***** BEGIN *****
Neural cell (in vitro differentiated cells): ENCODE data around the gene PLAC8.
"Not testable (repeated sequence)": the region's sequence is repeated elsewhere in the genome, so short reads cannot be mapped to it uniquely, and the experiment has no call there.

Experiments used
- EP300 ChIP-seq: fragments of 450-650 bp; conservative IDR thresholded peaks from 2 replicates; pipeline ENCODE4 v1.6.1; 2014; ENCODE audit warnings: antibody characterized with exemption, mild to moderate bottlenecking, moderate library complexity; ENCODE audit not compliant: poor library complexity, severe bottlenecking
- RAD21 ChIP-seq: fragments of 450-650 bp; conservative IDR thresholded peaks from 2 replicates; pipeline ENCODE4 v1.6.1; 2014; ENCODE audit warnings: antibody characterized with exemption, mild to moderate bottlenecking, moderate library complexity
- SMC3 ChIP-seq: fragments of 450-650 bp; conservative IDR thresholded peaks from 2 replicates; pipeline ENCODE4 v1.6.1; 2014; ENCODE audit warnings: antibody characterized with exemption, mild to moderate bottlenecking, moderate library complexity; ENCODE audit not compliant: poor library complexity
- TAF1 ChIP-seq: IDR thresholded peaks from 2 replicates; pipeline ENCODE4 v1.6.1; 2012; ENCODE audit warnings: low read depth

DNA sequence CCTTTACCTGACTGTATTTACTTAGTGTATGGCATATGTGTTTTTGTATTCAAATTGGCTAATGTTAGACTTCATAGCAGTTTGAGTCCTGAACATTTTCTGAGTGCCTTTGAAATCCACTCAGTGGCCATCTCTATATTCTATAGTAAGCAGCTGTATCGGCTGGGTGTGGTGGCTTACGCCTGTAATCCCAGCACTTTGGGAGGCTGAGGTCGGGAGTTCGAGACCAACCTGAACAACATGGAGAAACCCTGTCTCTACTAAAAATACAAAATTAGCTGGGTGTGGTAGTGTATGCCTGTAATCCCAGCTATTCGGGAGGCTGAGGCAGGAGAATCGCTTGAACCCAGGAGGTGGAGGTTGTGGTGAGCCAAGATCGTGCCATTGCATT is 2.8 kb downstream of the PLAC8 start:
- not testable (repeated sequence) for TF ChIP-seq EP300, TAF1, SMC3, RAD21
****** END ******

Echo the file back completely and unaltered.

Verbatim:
Neural cell (in vitro differentiated cells): ENCODE data around the gene PLAC8.
"Not testable (repeated sequence)": the region's sequence is repeated elsewhere in the genome, so short reads cannot be mapped to it uniquely, and the experiment has no call there.

Experiments used
- EP300 ChIP-seq: fragments of 450-650 bp; conservative IDR thresholded peaks from 2 replicates; pipeline ENCODE4 v1.6.1; 2014; ENCODE audit warnings: antibody characterized with exemption, mild to moderate bottlenecking, moderate library complexity; ENCODE audit not compliant: poor library complexity, severe bottlenecking
- RAD21 ChIP-seq: fragments of 450-650 bp; conservative IDR thresholded peaks from 2 replicates; pipeline ENCODE4 v1.6.1; 2014; ENCODE audit warnings: antibody characterized with exemption, mild to moderate bottlenecking, moderate library complexity
- SMC3 ChIP-seq: fragments of 450-650 bp; conservative IDR thresholded peaks from 2 replicates; pipeline ENCODE4 v1.6.1; 2014; ENCODE audit warnings: antibody characterized with exemption, mild to moderate bottlenecking, moderate library complexity; ENCODE audit not compliant: poor library complexity
- TAF1 ChIP-seq: IDR thresholded peaks from 2 replicates; pipeline ENCODE4 v1.6.1; 2012; ENCODE audit warnings: low read depth

DNA sequence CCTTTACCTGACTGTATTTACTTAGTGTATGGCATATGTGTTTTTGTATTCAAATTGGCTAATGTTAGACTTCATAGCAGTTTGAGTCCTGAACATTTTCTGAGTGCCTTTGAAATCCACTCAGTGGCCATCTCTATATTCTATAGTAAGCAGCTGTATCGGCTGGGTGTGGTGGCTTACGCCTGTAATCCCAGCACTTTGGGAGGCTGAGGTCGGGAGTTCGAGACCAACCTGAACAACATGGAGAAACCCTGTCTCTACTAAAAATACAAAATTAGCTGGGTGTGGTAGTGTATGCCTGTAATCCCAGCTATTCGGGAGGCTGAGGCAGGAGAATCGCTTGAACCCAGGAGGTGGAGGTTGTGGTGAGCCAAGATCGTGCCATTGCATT is 2.8 kb downstream of the PLAC8 start:
- not testable (repeated sequence) for TF ChIP-seq EP300, TAF1, SMC3, RAD21